3. Openness. Natalie’s passion is documentaries. It aligns with her ability to let folks find their voice. She doesn’t rush. She doesn’t push. She is present and listens. She distills and edits and blends and creates magic. She is open to all possibilities. And we get to enjoy the product of her openness.

4. Empathy. Her first experience with documentaries was in Medillin, Colombia. She was selected for a Summer program during her freshman year to travel to South America and document families displaced by drug violence.  When she was instructed to interview some three to four families a day, she balked. She could feel the tension in folks as she tried to film. She knew they weren’t comfortable. She wanted to spend time with one family. She wanted to go back to the same family so that she could create trust. She did. She connects with folks and regardless of the cultural and language barriers, she honors them.

5. Decisiveness. Every family has disagreements. It might be what restaurant we are eating at or which movie to rent. The rest of us can get into a quagmire of indecisive infinite possibilities and unspoken agendas. Natalie takes the reigns and makes a decision. Done. Resolved. (Thanks)

6. Joy. As I write this, Natalie is having her wisdom teeth removed. I can hear her in the exam room laughing. She has an infectious laugh that I would recognize anywhere. She brings that joy and laughter to endless folks. No one is immune to her joy (especially her brother). They can crack each other up with just a look. She brings joy.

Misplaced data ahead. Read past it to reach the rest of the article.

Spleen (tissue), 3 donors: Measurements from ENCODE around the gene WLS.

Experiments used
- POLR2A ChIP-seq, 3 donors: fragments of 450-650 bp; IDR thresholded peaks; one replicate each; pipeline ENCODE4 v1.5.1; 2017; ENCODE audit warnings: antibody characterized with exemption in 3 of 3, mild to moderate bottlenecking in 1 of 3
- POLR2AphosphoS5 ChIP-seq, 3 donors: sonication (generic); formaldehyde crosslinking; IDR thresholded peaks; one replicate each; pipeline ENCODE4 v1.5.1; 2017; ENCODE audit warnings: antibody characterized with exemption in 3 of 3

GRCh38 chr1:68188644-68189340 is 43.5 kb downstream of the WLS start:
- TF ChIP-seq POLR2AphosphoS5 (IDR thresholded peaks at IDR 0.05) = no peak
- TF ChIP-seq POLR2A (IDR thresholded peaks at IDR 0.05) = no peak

7. Bravery. Natalie went to a camp in the golden hinter lands of Northern California at the ripe old age of 8. It was emotional to leave your first born in what we later referred to as the “hippie” camp. When I returned to pick her up some three weeks later, she showed us the 20 foot high platform she had, while harnessed, jumped off of as she took a leap of faith to grab a trapeze. She has run a 10k obstacle course race, tried zero gravity and Bikram yoga, auditioned for countless music camps and organizations, and, her greatest feat, repelled up a mountain side after several years of conquering her fear. She faces her limiting beliefs.

I remember when Natalie left for Colombia some three years ago, she read a diary of a journey I had taken to South America some 30 years before. She said, “Mommy, I’m following in your footsteps”. In reality she has gone way beyond the steps I’ve taken. I can only hope to be as accomplished in my entire life as she has been in just 21 short years. My hero.